On this edition of "The 3", my week-in-review feature, I begin by highlighting the preponderance of cultural messages emerging out of a large pop culture convention, whic includes some Christian messages. Plus, one dominant cultural message: the acceptance of so-called same-sex marriages, takes root in New York this weekend. And, the top story involves the rejection of the military's "Don't Ask, Don't Tell" policy, now allowing gays to serve openly in the armed forces.
3 - Pop culture gathering in San Diego contains faith thread
It might not be an event that is on the radar of a vast number of Americans, and it's newsworthiness might be overshadowed by the debt ceiling debate or the hot summer temperatures, but the wealth of messages being launched into the cultural discussion from Comic-Con International in San Diego is significant. The estimated attendance of some 125,000 people are enthusiasts of comic books, graphic novels, film, animation, and other forms of communication. Christians can be highly effective in using these forms of media to explore spiritual truth.
In fact, the Christian Comic Arts Society had representation on several panel discussions, and was involved in distributing copies of a book called, "Marvelous Myths: Marvel Superheroes and Everyday Faith", taking Marvel heroes and examining the faith aspects of their respective stories. According to The Christian Post, the producers of the cable TV hit, "Dexter", were discussing how their character, a serial killer, will be grappling with some issues of faith in the upcoming season.
Some of the ways Christian communicators used this gathering to explore ways to inject the Christian message into these popular forms of media are found in this report from Frontgate Media.
One last thought: the idea of the comic book or movie superhero gives us opportunities to examine and discuss matters of faith. We can ask ourselves about what makes up the character of a hero, or even use these classic encounters as illustrations of the triumph of good over evil, which in many cases can cause us to think about triumph of Christ, through the cross, over the power of Satan, who comes to steal, kill, and destroy. The world is looking for heroes, and ultimately, we serve the most glorious hero of all, the classic victor, whose sacrifice and courage made it possible for us to triumph over sin and death. The heroes we revere so often demonstrate the character qualities that can bring hope in a world that can be full of disappointment, qualities we can emulate in our own lives as we seek to radiate the character of Christ.
2 - New York gay marriage law takes effect
The law authorizing same-sex marriages to be performed in the state of New York took effect this weekend, and hundreds of such unions have apparently been performed in the state, or will be performed by the end of the day on Sunday.
Here is The Christian Post's report on the events in the Empire State.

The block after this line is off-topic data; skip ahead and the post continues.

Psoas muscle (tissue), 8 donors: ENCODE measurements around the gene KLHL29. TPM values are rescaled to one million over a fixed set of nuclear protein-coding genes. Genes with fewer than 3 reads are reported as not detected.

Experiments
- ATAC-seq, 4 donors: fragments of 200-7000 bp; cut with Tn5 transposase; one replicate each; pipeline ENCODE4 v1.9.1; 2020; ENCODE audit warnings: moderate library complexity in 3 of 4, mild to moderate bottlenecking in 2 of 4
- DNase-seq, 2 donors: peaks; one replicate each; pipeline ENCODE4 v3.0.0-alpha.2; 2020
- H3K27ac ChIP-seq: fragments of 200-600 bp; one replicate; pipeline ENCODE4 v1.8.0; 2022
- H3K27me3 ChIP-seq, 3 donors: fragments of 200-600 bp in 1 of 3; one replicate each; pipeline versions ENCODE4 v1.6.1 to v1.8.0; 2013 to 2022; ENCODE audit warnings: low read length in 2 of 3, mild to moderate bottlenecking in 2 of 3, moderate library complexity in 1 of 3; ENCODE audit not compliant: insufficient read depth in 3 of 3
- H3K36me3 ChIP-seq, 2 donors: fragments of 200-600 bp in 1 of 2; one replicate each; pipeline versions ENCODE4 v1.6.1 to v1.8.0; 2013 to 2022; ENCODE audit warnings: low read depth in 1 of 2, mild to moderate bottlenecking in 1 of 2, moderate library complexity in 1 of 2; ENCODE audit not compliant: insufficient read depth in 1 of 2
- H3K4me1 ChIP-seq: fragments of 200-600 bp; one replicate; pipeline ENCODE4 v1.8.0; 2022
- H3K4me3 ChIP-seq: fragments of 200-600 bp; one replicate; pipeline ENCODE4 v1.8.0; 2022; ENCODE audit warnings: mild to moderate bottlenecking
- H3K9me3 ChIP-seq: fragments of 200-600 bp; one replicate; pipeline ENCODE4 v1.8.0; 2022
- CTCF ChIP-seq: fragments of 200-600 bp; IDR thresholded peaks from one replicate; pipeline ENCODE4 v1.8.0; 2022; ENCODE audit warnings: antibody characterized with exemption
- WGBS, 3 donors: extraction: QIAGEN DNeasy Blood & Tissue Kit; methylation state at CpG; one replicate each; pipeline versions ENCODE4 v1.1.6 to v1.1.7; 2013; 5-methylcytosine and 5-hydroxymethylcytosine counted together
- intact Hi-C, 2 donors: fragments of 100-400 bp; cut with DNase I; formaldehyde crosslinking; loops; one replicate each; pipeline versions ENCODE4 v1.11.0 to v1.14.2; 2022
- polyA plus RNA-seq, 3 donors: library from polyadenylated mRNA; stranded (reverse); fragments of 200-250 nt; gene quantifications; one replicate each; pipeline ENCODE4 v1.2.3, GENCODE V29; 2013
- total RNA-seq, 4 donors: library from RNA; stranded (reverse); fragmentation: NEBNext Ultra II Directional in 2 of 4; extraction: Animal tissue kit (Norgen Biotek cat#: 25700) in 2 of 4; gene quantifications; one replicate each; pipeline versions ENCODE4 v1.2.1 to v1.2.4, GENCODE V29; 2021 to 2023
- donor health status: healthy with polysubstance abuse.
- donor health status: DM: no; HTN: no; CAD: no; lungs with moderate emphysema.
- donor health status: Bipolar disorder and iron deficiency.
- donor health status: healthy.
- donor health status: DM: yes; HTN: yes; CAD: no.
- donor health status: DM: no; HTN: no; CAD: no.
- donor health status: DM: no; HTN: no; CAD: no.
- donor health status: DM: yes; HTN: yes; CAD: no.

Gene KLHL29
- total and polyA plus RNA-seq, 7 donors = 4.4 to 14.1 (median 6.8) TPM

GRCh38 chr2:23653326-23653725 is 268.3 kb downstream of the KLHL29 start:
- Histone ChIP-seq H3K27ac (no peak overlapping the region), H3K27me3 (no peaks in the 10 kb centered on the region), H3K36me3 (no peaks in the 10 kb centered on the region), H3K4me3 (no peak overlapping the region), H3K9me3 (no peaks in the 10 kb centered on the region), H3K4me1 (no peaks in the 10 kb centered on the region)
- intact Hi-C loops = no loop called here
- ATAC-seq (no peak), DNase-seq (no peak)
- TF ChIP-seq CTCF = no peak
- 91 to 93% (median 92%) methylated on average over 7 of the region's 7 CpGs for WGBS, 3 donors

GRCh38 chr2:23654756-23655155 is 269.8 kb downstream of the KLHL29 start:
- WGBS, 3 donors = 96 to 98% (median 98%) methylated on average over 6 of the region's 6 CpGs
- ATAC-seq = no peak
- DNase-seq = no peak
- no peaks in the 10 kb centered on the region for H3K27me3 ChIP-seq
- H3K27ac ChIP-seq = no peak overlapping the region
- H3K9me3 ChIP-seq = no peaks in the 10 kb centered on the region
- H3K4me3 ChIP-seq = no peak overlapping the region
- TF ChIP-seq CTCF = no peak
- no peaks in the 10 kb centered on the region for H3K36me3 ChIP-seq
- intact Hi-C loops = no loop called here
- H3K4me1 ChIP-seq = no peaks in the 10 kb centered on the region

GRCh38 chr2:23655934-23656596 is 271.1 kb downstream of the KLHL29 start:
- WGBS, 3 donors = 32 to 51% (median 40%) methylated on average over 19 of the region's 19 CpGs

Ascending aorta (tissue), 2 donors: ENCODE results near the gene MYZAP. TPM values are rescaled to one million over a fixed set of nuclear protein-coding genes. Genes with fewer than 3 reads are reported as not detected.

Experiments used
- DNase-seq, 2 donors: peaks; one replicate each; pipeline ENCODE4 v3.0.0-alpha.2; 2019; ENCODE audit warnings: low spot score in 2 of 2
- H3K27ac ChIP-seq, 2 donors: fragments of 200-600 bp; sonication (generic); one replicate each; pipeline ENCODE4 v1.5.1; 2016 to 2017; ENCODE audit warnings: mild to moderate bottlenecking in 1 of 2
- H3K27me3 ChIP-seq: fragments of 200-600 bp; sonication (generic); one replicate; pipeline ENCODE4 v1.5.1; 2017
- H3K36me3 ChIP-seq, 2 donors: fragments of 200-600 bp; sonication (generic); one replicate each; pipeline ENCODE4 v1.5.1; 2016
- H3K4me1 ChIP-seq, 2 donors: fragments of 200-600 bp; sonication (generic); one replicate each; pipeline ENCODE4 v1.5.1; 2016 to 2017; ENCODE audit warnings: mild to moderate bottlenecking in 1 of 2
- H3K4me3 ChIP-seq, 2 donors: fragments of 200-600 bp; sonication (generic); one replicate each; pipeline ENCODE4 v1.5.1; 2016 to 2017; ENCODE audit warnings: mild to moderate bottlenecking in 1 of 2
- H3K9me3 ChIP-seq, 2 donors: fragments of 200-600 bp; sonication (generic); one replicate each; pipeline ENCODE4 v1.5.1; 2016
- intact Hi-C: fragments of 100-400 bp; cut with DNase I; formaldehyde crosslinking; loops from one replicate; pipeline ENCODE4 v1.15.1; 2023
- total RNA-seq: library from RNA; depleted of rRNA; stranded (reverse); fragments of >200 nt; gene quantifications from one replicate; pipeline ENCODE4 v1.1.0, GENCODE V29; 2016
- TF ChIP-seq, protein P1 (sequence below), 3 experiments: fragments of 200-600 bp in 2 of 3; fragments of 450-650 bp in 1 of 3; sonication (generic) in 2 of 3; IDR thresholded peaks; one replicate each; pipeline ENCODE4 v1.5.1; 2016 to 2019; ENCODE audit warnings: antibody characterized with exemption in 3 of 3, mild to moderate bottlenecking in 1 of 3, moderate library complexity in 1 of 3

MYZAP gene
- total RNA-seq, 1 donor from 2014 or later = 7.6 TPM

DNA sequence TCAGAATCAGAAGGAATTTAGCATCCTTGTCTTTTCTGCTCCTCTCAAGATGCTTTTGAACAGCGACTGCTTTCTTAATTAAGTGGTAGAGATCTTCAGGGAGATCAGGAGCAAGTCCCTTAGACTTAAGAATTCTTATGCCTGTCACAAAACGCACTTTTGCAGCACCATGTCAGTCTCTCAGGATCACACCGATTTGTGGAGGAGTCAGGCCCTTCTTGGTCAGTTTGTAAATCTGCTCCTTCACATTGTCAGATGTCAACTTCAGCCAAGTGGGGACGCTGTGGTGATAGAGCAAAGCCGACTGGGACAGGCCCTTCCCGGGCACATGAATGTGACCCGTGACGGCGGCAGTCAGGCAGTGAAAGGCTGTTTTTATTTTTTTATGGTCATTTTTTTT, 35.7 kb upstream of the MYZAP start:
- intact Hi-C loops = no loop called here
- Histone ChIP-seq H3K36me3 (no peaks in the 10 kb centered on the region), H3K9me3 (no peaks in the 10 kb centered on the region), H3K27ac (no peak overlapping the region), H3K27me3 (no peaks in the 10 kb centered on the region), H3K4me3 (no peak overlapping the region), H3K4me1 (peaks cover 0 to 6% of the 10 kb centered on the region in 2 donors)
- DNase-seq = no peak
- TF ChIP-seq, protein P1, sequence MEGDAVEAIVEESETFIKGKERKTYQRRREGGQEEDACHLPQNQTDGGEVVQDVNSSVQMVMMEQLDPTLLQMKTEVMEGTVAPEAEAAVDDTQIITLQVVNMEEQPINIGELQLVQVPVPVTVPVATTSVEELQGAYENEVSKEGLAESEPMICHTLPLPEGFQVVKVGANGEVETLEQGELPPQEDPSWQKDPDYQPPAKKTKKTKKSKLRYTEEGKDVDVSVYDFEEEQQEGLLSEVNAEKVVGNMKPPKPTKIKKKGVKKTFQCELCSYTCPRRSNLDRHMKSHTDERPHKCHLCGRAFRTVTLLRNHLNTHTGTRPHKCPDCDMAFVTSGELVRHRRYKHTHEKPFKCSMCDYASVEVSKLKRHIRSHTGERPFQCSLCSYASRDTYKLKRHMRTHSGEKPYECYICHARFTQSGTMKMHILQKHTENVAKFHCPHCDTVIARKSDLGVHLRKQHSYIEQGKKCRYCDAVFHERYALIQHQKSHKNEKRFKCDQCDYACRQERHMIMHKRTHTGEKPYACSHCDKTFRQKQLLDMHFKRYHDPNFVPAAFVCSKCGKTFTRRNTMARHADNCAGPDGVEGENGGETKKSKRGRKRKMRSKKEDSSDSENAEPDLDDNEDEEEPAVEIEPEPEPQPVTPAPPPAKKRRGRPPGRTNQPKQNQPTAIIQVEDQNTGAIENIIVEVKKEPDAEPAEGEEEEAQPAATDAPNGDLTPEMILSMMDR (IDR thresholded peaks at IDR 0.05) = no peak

The National Organization for Marriage scheduled events across the state, basically claiming that the politicians responsible for the new law ignored the will of the people. There is even talk of a possible referendum vote in the state on the issue. New York became the sixth state to legalize gay marriage, the fifth to do so by an act of the state legislature; the other was Iowa, where the courts recognized this so-called "right" to same-sex marriage. Some 31 states have a constitutional amendment against gay marriage, all decided by a statewide vote.
And, despite the religious exemptions granted by Governor Cuomo in order to seize votes for the measure, conscience protection for clerks who would be called on to issue the marriage licenses was apparently not part of the bargain. 2 clerks refusing to certify these unions have resigned, and a special fund, the Courage Fund, has been set up to aid clerks who exercise their consciences.
1 - Administration, military certify end of "Don't Ask, Don't Tell"
The newest member of President Obama's Cabinet, Defense Secretary Leon Panetta, joined with the President to declare that the repeal of the "Don't Ask, Don't Tell" policy regarding homosexuals serving openly in the military is certified. The policy will become fully implemented in 60 days.
Here is the report from CitizenLink.
The repeal of the policy has been implemented, despite the cries of retired chaplains who feel that current military chaplains will have to provide counsel and affirm behavior that they believe violates Scripture, and the advice of members of Congress and some military leaders, including the 3 out of 4 service chiefs, who are not convinced that the repeal will not affect the moral and effectiveness of our troops. There was a survey taken of some 400,000 military members last year, the Pentagon issued a conclusion that “the risk of repeal of Don’t Ask, Don’t Tell to overall military effectiveness is low.” However, among those who responded, 70 percent of personnel deployed and in combat since Sept. 11, 2001, said having an openly gay or lesbian unit member would have a negative, very negative or mixed impact on the unit’s effectiveness to complete its mission.
The whole repeal process has been rather dubious - some areas of concern that were documented in the survey were apparently ignored, and the bill itself was passed in a lame-duck session of Congress. No doubt, the current Congress, especially considering the makeup of the House, would not have voted for repeal. So now, with the implementation process in full operation, the consequences will become clearer, and some chaplains and military members will be making some critical career decisions, as the use of the U.S. military for the purpose of social experimentation and the advancement of a political agenda passes a critical milestone.